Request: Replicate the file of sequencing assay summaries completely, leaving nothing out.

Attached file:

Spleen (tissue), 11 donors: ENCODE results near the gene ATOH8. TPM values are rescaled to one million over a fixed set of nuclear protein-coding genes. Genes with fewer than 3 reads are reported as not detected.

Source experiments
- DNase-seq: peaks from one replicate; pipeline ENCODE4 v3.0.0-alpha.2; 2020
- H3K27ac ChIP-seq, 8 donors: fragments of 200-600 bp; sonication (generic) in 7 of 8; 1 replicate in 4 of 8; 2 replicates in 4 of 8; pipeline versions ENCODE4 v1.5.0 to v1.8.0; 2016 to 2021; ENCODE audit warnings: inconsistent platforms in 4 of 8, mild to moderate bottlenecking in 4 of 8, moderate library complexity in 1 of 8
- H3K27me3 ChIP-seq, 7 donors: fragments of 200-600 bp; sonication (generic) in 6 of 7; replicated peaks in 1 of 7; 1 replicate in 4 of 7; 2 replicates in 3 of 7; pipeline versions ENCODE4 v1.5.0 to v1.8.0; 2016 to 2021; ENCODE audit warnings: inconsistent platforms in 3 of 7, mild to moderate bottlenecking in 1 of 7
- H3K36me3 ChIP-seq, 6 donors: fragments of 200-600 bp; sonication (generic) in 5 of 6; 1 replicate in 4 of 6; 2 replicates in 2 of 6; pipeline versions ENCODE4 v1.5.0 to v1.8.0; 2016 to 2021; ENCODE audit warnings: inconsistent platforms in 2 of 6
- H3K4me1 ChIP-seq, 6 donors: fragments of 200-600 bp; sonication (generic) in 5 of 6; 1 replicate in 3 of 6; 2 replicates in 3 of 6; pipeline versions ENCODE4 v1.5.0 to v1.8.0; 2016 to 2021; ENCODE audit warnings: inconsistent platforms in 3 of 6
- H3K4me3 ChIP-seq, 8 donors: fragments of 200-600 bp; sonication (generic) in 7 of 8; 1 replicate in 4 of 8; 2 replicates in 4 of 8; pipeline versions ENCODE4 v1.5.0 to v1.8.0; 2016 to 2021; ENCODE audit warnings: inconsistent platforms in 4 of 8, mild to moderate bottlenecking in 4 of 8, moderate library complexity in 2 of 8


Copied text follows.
Spleen (tissue), 11 donors: ENCODE results near the gene ATOH8. TPM values are rescaled to one million over a fixed set of nuclear protein-coding genes. Genes with fewer than 3 reads are reported as not detected.

Source experiments
- DNase-seq: peaks from one replicate; pipeline ENCODE4 v3.0.0-alpha.2; 2020
- H3K27ac ChIP-seq, 8 donors: fragments of 200-600 bp; sonication (generic) in 7 of 8; 1 replicate in 4 of 8; 2 replicates in 4 of 8; pipeline versions ENCODE4 v1.5.0 to v1.8.0; 2016 to 2021; ENCODE audit warnings: inconsistent platforms in 4 of 8, mild to moderate bottlenecking in 4 of 8, moderate library complexity in 1 of 8
- H3K27me3 ChIP-seq, 7 donors: fragments of 200-600 bp; sonication (generic) in 6 of 7; replicated peaks in 1 of 7; 1 replicate in 4 of 7; 2 replicates in 3 of 7; pipeline versions ENCODE4 v1.5.0 to v1.8.0; 2016 to 2021; ENCODE audit warnings: inconsistent platforms in 3 of 7, mild to moderate bottlenecking in 1 of 7
- H3K36me3 ChIP-seq, 6 donors: fragments of 200-600 bp; sonication (generic) in 5 of 6; 1 replicate in 4 of 6; 2 replicates in 2 of 6; pipeline versions ENCODE4 v1.5.0 to v1.8.0; 2016 to 2021; ENCODE audit warnings: inconsistent platforms in 2 of 6
- H3K4me1 ChIP-seq, 6 donors: fragments of 200-600 bp; sonication (generic) in 5 of 6; 1 replicate in 3 of 6; 2 replicates in 3 of 6; pipeline versions ENCODE4 v1.5.0 to v1.8.0; 2016 to 2021; ENCODE audit warnings: inconsistent platforms in 3 of 6
- H3K4me3 ChIP-seq, 8 donors: fragments of 200-600 bp; sonication (generic) in 7 of 8; 1 replicate in 4 of 8; 2 replicates in 4 of 8; pipeline versions ENCODE4 v1.5.0 to v1.8.0; 2016 to 2021; ENCODE audit warnings: inconsistent platforms in 4 of 8, mild to moderate bottlenecking in 4 of 8, moderate library complexity in 2 of 8